Mixed signals from New Zealand government on telecommunications security.
You have to ask yourself what principles are behind the New Zealand government’s telecommunications security strategy.
On the one hand the government has a relaxed attitude towards carriers allowing Huawei to build key parts of their infrastructure. On the other hand it introduced the Telecommunications (Interception Capability and Security) Bill to Parliament this week.
Rightly or wrongly – I’m in no place to comment – security considerations mean Huawei is shut out of Australia and the United States. Yet New Zealand’s centre right government is happy for the telecommunications equipment giant to build and finance networks here.
Far-reaching intercept bill
Meanwhile the bill intended to replace the earlier Telecommunications (Interception Capability) Act 2004 officially takes government intelligence intrusion into the telco sector further than any of our strategic allies. At least, as far as they publicly acknowledge.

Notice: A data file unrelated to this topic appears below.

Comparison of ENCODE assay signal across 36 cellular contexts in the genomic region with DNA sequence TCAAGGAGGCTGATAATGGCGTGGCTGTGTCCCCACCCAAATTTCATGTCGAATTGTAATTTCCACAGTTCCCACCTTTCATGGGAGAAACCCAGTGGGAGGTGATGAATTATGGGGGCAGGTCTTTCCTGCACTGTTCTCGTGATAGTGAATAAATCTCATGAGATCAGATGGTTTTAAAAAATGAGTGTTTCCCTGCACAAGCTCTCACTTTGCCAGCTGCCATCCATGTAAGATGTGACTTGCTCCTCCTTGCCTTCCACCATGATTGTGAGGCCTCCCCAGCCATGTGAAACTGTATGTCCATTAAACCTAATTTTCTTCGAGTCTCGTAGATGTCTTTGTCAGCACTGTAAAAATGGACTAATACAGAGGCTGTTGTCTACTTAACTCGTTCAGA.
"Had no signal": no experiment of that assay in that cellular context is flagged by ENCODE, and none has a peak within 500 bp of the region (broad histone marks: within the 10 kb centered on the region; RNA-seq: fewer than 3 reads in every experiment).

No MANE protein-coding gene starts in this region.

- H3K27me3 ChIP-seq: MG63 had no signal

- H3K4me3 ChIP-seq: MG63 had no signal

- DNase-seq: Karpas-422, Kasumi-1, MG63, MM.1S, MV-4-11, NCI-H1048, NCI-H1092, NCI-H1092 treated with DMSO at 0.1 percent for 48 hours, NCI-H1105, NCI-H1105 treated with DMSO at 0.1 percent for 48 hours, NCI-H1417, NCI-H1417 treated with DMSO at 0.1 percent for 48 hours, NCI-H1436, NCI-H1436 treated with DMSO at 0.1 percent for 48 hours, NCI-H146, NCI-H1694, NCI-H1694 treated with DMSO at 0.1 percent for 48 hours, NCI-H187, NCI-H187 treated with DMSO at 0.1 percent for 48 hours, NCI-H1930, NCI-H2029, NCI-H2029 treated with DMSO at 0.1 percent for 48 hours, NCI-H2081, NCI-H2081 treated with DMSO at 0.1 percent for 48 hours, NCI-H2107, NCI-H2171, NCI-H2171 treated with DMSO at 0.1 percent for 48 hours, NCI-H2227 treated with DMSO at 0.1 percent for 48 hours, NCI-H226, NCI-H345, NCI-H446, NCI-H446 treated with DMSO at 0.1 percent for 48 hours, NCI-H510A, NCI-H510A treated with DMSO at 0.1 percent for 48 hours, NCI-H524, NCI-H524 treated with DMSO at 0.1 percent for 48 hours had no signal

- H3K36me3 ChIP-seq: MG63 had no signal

The new bill gives New Zealand spies the power to intercept communications in the name of national security. The first part is about telecommunications company obligations while the second part means telecommunications companies will need to work with the Government Communications Security Bureau on security issues and matters that could affect the economy.
Thomas Beagle of the digital civil liberties lobby group Tech Liberty points out this could give the GCSB control over the design and operation of communications networks run in New Zealand. It also gives the GCSB the power to stop service providers reselling overseas services that make it difficult for our security services to spy on communications,
As Beagle points out, it gives spies wide and open-ended powers. And it could make life considerably harder for network operators.
One interesting aspect of the bill is that it could affect the way companies like Microsoft, Google and Apple do business in New Zealand. It would be economically counterproductive if companies decided to offer New Zealand customers a lower level of service than those overseas to comply with the law. It could also have implications for future investment in telecommunications networks.
Is there a disconnect here with the New Zealand government’s relaxed attitude towards Huawei?
Maybe not, the most likely explanation is that the government addresses each telecommunications policy decision afresh and makes on-the-fly decisions based on immediate considerations and not have an overriding philosophy. The results must sometimes look odd to outside observers.